Since May 12, 2011, I have been trying to track down a relatively detailed/accurate survey (paper or digital) of the Ute Ulay. I am a resourceful type, but this task has proved beyond my capabilities.

To say it is frustrating, is somewhat of an understatement! But, after many, many weeks of asking politely, researching, cobbling together and ‘making do’, I am approaching something that I am confident will be useful.

A few days ago, I took my latest (6th version) plans and sections up to the site and went back to using hand-brain-eye co-ordination to draw on top of what I had been able to produce through (mostly) desktop research.

The levels on site are very complex, but also important. The narrative of this site is about earth moving. The ground itself is made of hard work. The lumps and bumps, and rocky expanses are as much historical features as any of the buildings, though people tend not to notice. Landscape is the quiet sibling of architecture. But for all that – it has such depths! The information and multiple histories of the landform tell subtle stories, if you take the time to look. Their rich textures, and chemical makeup flow around you – directing your view or supporting your weight.

By contrast, the buildings sit as discrete entities within the landscape. As humans, I think it is natural for us to focus on the object and not on the background. But imagine if that background changed drastically… would not the whole scene be fundamentally different? Proposals for ‘reclamation’ of the site include re-grading some of the oldest parts of the landform, and obliterating them. In mining, the landscape is a systemic entity, and the rock (waste or otherwise) is part of that. Making the site safe for humans, is not incompatible with using the site to tell the story of it’s own past.

My task of recording the landform and conditions currently on site, is my way of paying homage to their importance. I am not opposed to change, but change should be undertaken for positive reasons, and with respect and sensitivity. My own flawed survey will form the basis for my proposals.


The Old Dam

Whilst perusing the Bulletin – United States Geological Survey, Issue 478 I saw on page 86 a tantalising glimpse of Plat V. It showed the lower portion of the Ute Ulay mine site, near the river, and on it was marked the site of the old dam. This was news to me, so I ordered a reprint of the book (the original was published in 1911) and in it was a shrunken down version of the same plat.

Up at the mine I checked as well as I could along the bank, and thought I could make out the remains of a stone wall at roughly the location indicated on the plan. You may be able to make out the the old dam below.

The image above also shows the underground working of the mine which are very extensive. This makes sense of the huge amounts of waste rock which are historical landmarks in themselves.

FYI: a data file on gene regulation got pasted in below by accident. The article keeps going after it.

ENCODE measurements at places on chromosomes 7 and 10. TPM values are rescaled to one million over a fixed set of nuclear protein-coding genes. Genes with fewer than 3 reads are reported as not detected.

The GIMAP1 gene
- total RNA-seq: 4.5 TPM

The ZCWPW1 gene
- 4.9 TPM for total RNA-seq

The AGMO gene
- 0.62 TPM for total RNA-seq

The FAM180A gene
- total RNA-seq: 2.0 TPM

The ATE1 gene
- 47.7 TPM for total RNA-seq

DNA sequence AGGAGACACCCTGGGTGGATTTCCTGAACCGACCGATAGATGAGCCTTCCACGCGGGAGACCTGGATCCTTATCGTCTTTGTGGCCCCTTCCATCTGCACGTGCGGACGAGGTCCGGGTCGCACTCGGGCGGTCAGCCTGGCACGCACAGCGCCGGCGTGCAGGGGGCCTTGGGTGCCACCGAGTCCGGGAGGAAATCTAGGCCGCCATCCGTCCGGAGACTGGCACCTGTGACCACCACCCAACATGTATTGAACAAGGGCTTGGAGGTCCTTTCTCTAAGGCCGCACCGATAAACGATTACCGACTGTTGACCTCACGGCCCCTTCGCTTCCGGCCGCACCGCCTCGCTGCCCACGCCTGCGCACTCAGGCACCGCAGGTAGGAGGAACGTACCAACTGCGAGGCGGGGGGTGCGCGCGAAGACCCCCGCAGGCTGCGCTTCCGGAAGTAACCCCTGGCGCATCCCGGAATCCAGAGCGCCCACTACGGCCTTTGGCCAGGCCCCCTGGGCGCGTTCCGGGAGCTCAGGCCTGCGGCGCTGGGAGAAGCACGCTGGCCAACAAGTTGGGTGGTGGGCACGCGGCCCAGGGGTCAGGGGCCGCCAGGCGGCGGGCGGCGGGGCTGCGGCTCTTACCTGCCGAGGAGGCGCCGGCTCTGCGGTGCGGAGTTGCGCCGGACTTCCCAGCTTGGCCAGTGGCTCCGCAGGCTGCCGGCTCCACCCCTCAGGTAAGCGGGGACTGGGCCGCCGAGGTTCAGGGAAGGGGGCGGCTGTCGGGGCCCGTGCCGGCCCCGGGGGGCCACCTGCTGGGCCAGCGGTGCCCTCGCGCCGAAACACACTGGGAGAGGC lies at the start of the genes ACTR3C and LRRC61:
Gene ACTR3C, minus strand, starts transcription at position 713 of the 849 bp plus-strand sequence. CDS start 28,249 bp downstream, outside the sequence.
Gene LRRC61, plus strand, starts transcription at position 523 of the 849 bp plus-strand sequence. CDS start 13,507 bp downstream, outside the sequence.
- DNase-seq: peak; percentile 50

As a working mine, everything at the Ute Ulay changed many times over. The buildings, landform, and access routes have existed in a fluid state; altering to suit the needs of whoever worked there at the time. For me, this utilitarian attitude to place is the main character of the mine site, and it is what makes it such an engaging place now. The quiet beauty of the atmosphere there seems magnified by the knowledge that it was once a bustling place, filled with people, steam, dust, diesel fumes and noise.

Yesterday, Grant Houston, editor of Lake City’s wonderful newspaper Silver World (which started on June 19, 1875), gave me access to a stash of photographs relating to the Ute Ulay mine. As a prominent local historian, Grant has amassed quite a collection of information about Lake City – including the Ute Ulay.

As I looked through the photos, I noticed something in one of them that caught my eye.

On the far left of this image, you can clearly see the old dam referred to on Plat V from the USGS bulletin 478. It was exciting to find evidence of something that may have been otherwise forgotten. It looks as though the dam was made of large timbers. The next time I’m on mine site, I’ll have another look.The image also shows the old mill, the flumehead, and some large waste rock piles – some of which still remain.

There are a number of structures which are made of in-situ cast concrete at the mine. Part of the blacksmith’s shop and the new dam are made in exactly the same way. Another photo that Grant has, shows the building of the ‘new’ dam (see below).

Today you can still see the imprint of the timbers used in the in-situ concrete being poured in the picture above. The new dam is mentioned in the 1911 book, so must date from earlier than that.

The picture above shows the ‘new’ dam today.

The Ute Ulay is the product of accretion, and I hope that whatever comes next follows in that spirit.

Good Lookin’

It’s a looker!

There’s no doubt that the Ute Ulay, with it’s dilapidated charms is a head-turner. The romance of the Wild West lives on in the shabby chic of the buildings, and the dusty expanses of waste rock, set against the sublime and vertiginous Rocky Mountains.

The Ute Ulay site is is private property, and the ‘no trespassing’ signs are strictly enforced. So, it was a treat for everyone last week, when I teamed up with two Lake City pro photographers (Carol Robinson and Craig Palmer) for a look around.

Here’s your treat now – a selection of their lovely pictures!

image Carol Robinson

image Craig Palmer

image Carol Robinson

image Craig Palmer

image Carol Robinson

image Craig Palmer